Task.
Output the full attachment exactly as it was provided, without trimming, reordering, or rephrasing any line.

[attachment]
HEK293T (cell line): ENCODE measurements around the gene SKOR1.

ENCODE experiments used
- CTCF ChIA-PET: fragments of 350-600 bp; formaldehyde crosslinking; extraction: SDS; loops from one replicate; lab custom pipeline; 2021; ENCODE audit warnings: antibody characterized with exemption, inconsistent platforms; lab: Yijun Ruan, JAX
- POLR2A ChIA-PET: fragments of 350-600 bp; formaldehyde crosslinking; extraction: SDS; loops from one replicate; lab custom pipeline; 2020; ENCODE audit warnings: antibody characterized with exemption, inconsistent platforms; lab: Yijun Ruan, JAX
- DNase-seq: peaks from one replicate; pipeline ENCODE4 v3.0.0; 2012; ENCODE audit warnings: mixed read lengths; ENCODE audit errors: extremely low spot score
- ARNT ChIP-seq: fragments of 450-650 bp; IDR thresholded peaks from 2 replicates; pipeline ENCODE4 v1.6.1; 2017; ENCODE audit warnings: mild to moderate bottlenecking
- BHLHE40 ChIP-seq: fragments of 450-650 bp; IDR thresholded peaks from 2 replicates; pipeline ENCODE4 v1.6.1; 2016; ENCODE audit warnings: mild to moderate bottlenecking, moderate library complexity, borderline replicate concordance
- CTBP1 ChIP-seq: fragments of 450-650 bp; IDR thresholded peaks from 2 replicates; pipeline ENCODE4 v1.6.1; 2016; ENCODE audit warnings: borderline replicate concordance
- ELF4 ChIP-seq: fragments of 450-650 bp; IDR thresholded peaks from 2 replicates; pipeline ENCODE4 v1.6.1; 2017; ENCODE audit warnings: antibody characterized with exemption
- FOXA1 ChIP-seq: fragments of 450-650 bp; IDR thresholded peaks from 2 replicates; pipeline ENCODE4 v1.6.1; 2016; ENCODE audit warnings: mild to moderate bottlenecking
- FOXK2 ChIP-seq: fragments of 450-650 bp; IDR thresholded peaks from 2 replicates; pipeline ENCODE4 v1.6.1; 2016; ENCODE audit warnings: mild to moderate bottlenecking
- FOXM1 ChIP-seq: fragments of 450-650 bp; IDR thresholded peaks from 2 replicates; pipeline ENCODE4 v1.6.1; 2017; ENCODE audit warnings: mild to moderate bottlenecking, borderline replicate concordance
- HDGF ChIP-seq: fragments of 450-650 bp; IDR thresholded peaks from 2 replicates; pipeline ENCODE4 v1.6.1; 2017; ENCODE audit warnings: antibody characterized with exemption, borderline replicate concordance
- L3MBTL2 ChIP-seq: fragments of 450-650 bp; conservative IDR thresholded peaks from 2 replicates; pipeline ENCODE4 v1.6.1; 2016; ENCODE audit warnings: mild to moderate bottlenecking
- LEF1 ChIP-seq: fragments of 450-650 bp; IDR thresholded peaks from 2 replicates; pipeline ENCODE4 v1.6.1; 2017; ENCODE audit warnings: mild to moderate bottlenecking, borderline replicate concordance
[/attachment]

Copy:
HEK293T (cell line): ENCODE measurements around the gene SKOR1.

ENCODE experiments used
- CTCF ChIA-PET: fragments of 350-600 bp; formaldehyde crosslinking; extraction: SDS; loops from one replicate; lab custom pipeline; 2021; ENCODE audit warnings: antibody characterized with exemption, inconsistent platforms; lab: Yijun Ruan, JAX
- POLR2A ChIA-PET: fragments of 350-600 bp; formaldehyde crosslinking; extraction: SDS; loops from one replicate; lab custom pipeline; 2020; ENCODE audit warnings: antibody characterized with exemption, inconsistent platforms; lab: Yijun Ruan, JAX
- DNase-seq: peaks from one replicate; pipeline ENCODE4 v3.0.0; 2012; ENCODE audit warnings: mixed read lengths; ENCODE audit errors: extremely low spot score
- ARNT ChIP-seq: fragments of 450-650 bp; IDR thresholded peaks from 2 replicates; pipeline ENCODE4 v1.6.1; 2017; ENCODE audit warnings: mild to moderate bottlenecking
- BHLHE40 ChIP-seq: fragments of 450-650 bp; IDR thresholded peaks from 2 replicates; pipeline ENCODE4 v1.6.1; 2016; ENCODE audit warnings: mild to moderate bottlenecking, moderate library complexity, borderline replicate concordance
- CTBP1 ChIP-seq: fragments of 450-650 bp; IDR thresholded peaks from 2 replicates; pipeline ENCODE4 v1.6.1; 2016; ENCODE audit warnings: borderline replicate concordance
- ELF4 ChIP-seq: fragments of 450-650 bp; IDR thresholded peaks from 2 replicates; pipeline ENCODE4 v1.6.1; 2017; ENCODE audit warnings: antibody characterized with exemption
- FOXA1 ChIP-seq: fragments of 450-650 bp; IDR thresholded peaks from 2 replicates; pipeline ENCODE4 v1.6.1; 2016; ENCODE audit warnings: mild to moderate bottlenecking
- FOXK2 ChIP-seq: fragments of 450-650 bp; IDR thresholded peaks from 2 replicates; pipeline ENCODE4 v1.6.1; 2016; ENCODE audit warnings: mild to moderate bottlenecking
- FOXM1 ChIP-seq: fragments of 450-650 bp; IDR thresholded peaks from 2 replicates; pipeline ENCODE4 v1.6.1; 2017; ENCODE audit warnings: mild to moderate bottlenecking, borderline replicate concordance
- HDGF ChIP-seq: fragments of 450-650 bp; IDR thresholded peaks from 2 replicates; pipeline ENCODE4 v1.6.1; 2017; ENCODE audit warnings: antibody characterized with exemption, borderline replicate concordance
- L3MBTL2 ChIP-seq: fragments of 450-650 bp; conservative IDR thresholded peaks from 2 replicates; pipeline ENCODE4 v1.6.1; 2016; ENCODE audit warnings: mild to moderate bottlenecking
- LEF1 ChIP-seq: fragments of 450-650 bp; IDR thresholded peaks from 2 replicates; pipeline ENCODE4 v1.6.1; 2017; ENCODE audit warnings: mild to moderate bottlenecking, borderline replicate concordance